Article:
Degree Name

Doctor of Education


Faculty of Education


The major purpose of this study was to address the instructional needs of proof-type geometry problem solving. It was designed to address two research questions:

(Q1). What are the predictive indicators of successful proof-type geometry problem solving? (Q2). Based on needs with an emphasis on formative evaluation, what is one design solution to support students solving proof-type problems in geometry?

The overall study focused on a learning need assessment in the first phase of the study (Study 1) and a development process to translate instructional needs identified into a supportive instructional environment for proof-type geometry problem solving in the second phase (Study 2).

The review of literature revealed that proof-type geometry problems have different learning requirements compared to other mathematical problems types. The solution process for proof-type geometry problems demands the adoption of a non-algorithmic approach in which students could activate problem-solving strategies that are domain specific. These strategies include heuristics such as using auxiliaries (parallel lines, bisectors and perpendiculars), alternative proving ethods (indirect proof, reductio ad absurdum, method of contradiction). Equally important are the role of domain-general strategies during the solution of proof-type geometry problems such as working backward and logical inferencing. The literature review suggested that geometry content knowledge, general processes, and mathematical reasoning could be potential predictive indicators of successful proof-type geometry problem solving. However, the relative importance of these variables during the construction of geometry proofs had not been subjected to an empirical evaluation.

Study 1 takes up the above issue by determining the relative importance of these variables in proof type geometry problem solving. Data were collected from 166 Sri Lankan students on three independent variables: Geometry Content Knowledge (GCK), General Problem-Solving processes (GPS) and Mathematical Reasoning Skills (MRS); and a dependent variable Proof-Type Geometry problem-solving (PTG). The relationship among these variables was examined through a multiple linear regression analysis procedure. This analysis showed that geometry content knowledge, general problem-solving processes, and mathematical reasoning are predictive indicators of successful proof-type geometry problem solving. Among these variables, geometry content knowledge was found to be the most influential one followed by general problem-solving processes and mathematical reasoning.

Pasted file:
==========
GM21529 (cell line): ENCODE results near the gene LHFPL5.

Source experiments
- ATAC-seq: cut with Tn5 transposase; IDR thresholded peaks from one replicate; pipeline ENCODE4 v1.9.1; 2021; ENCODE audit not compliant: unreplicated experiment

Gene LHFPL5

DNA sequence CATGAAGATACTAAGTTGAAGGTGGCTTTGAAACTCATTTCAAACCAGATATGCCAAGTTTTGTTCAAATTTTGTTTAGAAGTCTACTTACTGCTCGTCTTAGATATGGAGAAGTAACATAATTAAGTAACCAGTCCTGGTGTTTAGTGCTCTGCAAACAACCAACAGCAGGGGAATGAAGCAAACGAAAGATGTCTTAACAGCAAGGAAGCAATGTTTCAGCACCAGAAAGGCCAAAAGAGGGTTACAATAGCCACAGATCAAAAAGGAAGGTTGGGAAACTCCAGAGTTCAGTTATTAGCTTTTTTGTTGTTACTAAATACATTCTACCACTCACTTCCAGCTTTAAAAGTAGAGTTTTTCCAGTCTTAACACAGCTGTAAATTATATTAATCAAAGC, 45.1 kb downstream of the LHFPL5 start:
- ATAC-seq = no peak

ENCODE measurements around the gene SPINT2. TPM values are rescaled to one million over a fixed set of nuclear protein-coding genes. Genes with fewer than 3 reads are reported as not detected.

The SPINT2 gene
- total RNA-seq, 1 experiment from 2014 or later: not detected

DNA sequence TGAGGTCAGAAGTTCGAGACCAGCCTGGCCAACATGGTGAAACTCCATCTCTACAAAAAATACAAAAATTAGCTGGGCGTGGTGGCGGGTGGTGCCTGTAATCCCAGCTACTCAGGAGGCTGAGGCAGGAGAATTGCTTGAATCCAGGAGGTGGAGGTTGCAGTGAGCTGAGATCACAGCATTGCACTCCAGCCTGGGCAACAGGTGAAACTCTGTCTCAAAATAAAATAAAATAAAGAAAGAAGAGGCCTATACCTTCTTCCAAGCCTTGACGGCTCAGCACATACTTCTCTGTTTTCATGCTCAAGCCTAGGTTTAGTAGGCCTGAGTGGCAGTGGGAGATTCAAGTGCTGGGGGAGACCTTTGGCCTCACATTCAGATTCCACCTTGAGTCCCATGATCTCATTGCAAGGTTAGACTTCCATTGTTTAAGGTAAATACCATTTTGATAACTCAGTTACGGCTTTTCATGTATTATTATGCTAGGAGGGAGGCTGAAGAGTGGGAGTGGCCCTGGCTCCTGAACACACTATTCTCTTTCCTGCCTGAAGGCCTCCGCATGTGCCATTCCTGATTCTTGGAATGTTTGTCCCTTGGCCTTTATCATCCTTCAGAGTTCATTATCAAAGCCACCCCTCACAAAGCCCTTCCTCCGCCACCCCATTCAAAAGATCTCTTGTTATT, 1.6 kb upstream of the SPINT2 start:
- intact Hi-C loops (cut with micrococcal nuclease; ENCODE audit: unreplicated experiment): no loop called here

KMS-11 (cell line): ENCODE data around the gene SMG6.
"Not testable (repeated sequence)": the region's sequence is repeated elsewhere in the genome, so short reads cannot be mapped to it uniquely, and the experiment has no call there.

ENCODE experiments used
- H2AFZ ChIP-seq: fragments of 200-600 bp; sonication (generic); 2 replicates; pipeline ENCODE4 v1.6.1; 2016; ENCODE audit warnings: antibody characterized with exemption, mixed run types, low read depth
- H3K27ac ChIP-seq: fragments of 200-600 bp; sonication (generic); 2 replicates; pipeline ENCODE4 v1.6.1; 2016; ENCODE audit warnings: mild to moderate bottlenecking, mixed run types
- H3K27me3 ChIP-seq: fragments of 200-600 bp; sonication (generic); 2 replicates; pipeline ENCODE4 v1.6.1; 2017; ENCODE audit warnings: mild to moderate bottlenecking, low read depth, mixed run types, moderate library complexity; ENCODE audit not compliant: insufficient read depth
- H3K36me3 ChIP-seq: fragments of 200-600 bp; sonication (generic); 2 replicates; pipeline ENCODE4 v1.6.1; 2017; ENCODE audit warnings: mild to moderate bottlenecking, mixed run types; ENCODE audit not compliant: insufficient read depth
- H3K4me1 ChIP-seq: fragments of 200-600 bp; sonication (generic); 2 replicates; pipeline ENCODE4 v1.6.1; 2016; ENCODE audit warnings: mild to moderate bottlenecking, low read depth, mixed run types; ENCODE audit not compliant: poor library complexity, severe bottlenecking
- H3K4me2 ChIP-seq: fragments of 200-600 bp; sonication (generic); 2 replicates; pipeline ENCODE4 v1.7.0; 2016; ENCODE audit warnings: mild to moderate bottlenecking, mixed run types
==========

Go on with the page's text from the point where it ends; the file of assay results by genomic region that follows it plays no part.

Three experts participated in a series of meetings to translate the above findings into a support framework for helping students learn to solve proof-type geometry problems in Study 2. This development process resulted in a conceptual model consisting of three major components: Remedial, Instructional and Problem Solving. The Remedial Component was suggested to address the learning needs related to geometric reasoning development, the Instructional Component focused on the development of content knowledge related to Euclidian deductive system, and the Problem-Solving Component was designed to facilitate proof-type geometry problem-solving skills among students who have the prerequisite geometric content knowledge and reasoning skills.

An iterative development process of design, development, review and revision was used to translate the Problem-Solving component into a Web-based, prototype learning environment in Part I of Study 2. This prototype, titled ANGEL (A Non-linear Geometry Environment for Learning), contained problem sets, process guidance, worked examples, diagram support and embedded content knowledge as core structural elements. Hyperlinked metacognitive supports were incorporated to facilitate the problem-solving process through guidance provided by general problem-solving processes such as analysis, representation, planning and use of knowledge retrieval by accessing embedded content. Although technology driven learning environments are mainly for student-technology interactions, ANGEL has additional advantages as it was designed for classroom use with teacher intervention to enhance social interactions: teacher-student and student-student that promote learning and construction.

The usability of ANGEL was tested in a constructivist collaborative learning environment. Six students selected from an Australian high school solved a series of proof-type geometry problems in pairs in a two-hour problem-solving session with the help of ANGEL. During their problem-solving attempts, data were collected in the form of student verbalization of the solution process, observation of problem-solving attempts, and written workings in the workbook. Having completed the problem-solving session, the students were interviewed to collect data on how they perceived ANGEL as a learning tool. The qualitative data analysis showed that the target group of students accepted ANGEL as a learning tool and that students enjoyed using ANGEL in problem solving. These patterns of results suggest that ANGEL works as designed and assists students to construct knowledge related to proof-type geometry problem solving.


Accompanying disc can be consulted with the hard copy of the thesis in the Archives Collection, call no. is 561.7/12.



Unless otherwise indicated, the views expressed in this thesis are those of the author and do not necessarily represent the views of the University of Wollongong.